The Agony of the Pre-Persons: Philip K. Dick's Attack on Abortion
Philip K. Dick’s science fiction novels and short stories have provided bountiful material for TV and film adaption, including Blade Runner and the Total Recall movies. More recently Amazon’s TV adaption of his alternate-history novel The Man in the High Castle has attracted a lot of attention. Since he often confronts serious religious and ethical issues, his tales sometimes make for discomfiting reading. One example is his short story “The Pre-Persons,” first published in 1974, only one year after the Roe v Wade Supreme Court ruling. Though by no means politically conservative or religiously Judeo-Christian, Dick had more insight into the ethical sophistry used to justify abortion on demand than the Court. He also foresaw its brutalizing impact on society and personality.
Predictably, this anti-abortion story made him the target of hostility from advocates of abortion. By Dick’s own account, he received an especially vituperative reaction from “Joanna Russ, who wrote me the nastiest letter I’ve ever received,” threatening him with physical violence, along with “unsigned hate mail, some of it not from individuals but from organizations promoting abortion on demand.” Dick’s response: “For the pre-person’s sake I am not sorry.” Furthermore, in his defense he quoted the famous words of Martin Luther, “Here I stand. I can do no other.” In the story Dick acknowledged appreciatively the role of Christianity in opposing abortion throughout history, even though he himself was not a believer. The entire story and some of Dick’s comments about it can be read here.
The story’s dystopian future world extrapolates from Roe v Wade to a society in which children under twelve also face extermination when their parents decide to do away with them. Initially it focuses on a boy named Walter, cowering in the bushes while an abortion truck cruises his suburban neighborhood looking for kids whose parents have consigned them to elimination or who lack the requisite identification proving they are wanted by their parents. If the driver apprehends such kids on the street, they are taken to a facility compared to a “dog pound,” where their biological parents or new adoptive parents have thirty days to claim them before they meet their end.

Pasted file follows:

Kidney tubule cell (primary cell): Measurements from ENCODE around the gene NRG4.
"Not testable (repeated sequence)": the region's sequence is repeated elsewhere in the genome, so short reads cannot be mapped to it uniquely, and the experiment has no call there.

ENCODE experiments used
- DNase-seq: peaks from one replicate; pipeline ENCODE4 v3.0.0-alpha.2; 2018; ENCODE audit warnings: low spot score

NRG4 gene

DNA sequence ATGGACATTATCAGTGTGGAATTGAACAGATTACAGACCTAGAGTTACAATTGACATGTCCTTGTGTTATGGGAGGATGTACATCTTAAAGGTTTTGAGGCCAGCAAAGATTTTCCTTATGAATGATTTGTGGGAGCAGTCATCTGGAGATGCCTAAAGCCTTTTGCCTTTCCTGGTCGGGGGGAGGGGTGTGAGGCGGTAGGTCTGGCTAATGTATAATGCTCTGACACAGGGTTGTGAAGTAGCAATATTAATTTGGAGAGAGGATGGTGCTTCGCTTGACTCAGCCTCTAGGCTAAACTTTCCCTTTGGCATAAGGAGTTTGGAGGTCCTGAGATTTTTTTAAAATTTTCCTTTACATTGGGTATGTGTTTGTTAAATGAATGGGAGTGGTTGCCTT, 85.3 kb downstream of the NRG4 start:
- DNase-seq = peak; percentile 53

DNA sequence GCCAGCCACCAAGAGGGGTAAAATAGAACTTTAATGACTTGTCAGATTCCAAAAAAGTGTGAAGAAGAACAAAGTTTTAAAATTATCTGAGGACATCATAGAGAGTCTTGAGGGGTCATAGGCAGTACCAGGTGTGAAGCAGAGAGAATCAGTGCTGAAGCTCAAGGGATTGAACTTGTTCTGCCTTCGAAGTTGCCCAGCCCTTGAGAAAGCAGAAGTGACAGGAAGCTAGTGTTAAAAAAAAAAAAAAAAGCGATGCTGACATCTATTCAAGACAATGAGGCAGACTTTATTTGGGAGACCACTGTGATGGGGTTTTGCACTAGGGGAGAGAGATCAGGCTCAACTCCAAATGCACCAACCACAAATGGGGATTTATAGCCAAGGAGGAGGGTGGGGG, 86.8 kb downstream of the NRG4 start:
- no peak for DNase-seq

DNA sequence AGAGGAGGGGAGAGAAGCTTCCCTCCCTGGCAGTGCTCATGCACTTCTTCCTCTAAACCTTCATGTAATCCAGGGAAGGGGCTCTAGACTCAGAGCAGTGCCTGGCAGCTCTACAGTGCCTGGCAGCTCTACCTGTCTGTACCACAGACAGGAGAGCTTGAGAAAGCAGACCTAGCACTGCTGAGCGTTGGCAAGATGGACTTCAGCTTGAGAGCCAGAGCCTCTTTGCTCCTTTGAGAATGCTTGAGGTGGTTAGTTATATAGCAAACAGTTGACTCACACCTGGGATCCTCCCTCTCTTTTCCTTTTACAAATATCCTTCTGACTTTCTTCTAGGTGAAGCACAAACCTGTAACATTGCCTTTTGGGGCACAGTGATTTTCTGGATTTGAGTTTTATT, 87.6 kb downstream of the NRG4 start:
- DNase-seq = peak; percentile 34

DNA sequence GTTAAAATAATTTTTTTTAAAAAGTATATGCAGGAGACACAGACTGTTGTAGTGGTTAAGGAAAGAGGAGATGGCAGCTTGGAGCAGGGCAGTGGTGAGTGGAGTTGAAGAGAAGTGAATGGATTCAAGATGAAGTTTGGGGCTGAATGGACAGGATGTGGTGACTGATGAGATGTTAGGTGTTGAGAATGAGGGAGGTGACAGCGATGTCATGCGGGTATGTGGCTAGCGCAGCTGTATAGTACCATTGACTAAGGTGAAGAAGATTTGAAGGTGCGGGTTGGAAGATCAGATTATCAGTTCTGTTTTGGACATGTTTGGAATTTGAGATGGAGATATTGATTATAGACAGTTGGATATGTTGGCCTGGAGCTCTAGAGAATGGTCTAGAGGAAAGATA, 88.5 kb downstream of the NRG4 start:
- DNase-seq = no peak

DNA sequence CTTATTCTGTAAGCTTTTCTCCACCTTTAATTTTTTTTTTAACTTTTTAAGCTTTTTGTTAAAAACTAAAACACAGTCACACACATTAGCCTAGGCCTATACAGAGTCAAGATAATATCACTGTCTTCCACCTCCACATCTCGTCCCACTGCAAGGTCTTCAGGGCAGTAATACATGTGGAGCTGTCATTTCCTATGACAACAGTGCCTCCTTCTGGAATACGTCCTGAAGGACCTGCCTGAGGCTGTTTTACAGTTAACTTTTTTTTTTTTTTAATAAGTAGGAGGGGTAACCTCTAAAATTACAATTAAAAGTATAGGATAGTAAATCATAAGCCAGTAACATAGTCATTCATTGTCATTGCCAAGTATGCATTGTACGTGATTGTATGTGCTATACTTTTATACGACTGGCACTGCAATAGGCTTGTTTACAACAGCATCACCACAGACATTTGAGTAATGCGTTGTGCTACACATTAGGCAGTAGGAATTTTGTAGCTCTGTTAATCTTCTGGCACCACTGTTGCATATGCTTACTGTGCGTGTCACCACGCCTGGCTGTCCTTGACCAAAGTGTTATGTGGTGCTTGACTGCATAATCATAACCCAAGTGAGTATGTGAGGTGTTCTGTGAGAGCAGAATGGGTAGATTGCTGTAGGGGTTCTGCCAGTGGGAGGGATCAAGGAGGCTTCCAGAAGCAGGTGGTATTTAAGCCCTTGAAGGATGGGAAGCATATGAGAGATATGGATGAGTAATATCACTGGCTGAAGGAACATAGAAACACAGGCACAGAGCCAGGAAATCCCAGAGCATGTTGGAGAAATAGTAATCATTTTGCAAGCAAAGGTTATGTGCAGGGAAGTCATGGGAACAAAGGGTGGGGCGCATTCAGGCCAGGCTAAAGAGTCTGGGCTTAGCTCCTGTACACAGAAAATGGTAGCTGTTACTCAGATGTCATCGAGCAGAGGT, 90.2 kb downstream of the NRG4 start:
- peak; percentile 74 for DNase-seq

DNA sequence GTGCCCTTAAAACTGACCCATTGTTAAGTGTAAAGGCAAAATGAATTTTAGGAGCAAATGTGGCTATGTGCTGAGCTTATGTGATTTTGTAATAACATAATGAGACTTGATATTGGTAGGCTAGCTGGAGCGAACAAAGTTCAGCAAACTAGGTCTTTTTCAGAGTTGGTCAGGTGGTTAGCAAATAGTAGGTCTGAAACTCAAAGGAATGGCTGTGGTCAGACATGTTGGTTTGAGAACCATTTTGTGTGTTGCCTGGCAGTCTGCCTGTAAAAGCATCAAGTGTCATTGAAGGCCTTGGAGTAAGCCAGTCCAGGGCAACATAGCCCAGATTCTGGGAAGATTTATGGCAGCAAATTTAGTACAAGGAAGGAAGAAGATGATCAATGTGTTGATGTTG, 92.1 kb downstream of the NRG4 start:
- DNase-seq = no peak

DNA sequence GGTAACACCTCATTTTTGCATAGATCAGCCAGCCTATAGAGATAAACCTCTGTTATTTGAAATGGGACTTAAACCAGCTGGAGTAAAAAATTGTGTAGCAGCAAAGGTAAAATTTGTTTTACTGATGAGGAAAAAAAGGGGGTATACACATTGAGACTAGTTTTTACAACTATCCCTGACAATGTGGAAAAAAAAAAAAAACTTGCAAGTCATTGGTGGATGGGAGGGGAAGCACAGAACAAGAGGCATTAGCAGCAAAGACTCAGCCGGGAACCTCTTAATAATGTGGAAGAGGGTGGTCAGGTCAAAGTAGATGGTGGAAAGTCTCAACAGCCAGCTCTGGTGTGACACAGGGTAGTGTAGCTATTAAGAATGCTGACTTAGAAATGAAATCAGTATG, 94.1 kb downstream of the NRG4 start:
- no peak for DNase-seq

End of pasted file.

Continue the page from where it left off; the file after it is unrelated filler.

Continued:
Contemplating the spectacle of women enjoying the right to get rid of their own offspring, one man muses, “Where did the motherly virtues go to... when mothers especially protected what was small and weak and helpless?” He sees this as a possible harbinger of the extinction of the whole human race. Another man’s son is actually picked up for missing the necessary ID, so his father decides to join his son and the group of children in the back of the abortion truck. He claims that he can no longer do higher math and so should also be eliminated (Personhood in this society is established by one’s ability to comprehend higher math). He says, “Either they ought to kill all of us or none of us. But not divide along these bureaucratic arbitrary lines.”
Other brilliant and believable details flesh out the story: the bureaucratic peace officer charged with the task of apprehending stray kids, who spouts regulations and demands proper IDs from bewildered small children; the terrified but violently angry children fantasizing about blowing up the abortion truck; the antagonism between adults embittered by conflict over abortion and infanticide. Dick vividly envisions what a morally desensitized world might do to the souls of its members. Eventually one man’s decision to join the children in the abortion truck creates something of a short-lived mass media fracas. In that regard Dick does not appear as prescient, since he did not reckon on the mass media putting greater effort into suppressing and whitewashing such incidents than into reporting them.
“The Pre-Persons” may prove to be as prophetic as the hedonists contemptuous of parenthood depicted in Huxley’s novel Brave New World. Philip K. Dick grasped very well the logic of abortion and could not turn his eyes away from the artificiality of drawing a line of demarcation for meaningful human life at the moment of birth. A society that treats the lives of the unborn as worthless aside from their market value may very well decide one day to broaden the category of those who do not merit protection. Probably Dick would not have been very surprised by the Planned Parenthood scandal, since he understood very well the dehumanizing effects of abortion on demand long before the ramifications had clearly materialized.
Most impressive of all, in showing the terror and despair of children facing elimination, Dick gave a voice to the unborn who cannot express any audible horror at their own demise. One character in his story considers their plight: “How could they defend themselves? Who would speak for them?” Dick himself managed to do just that.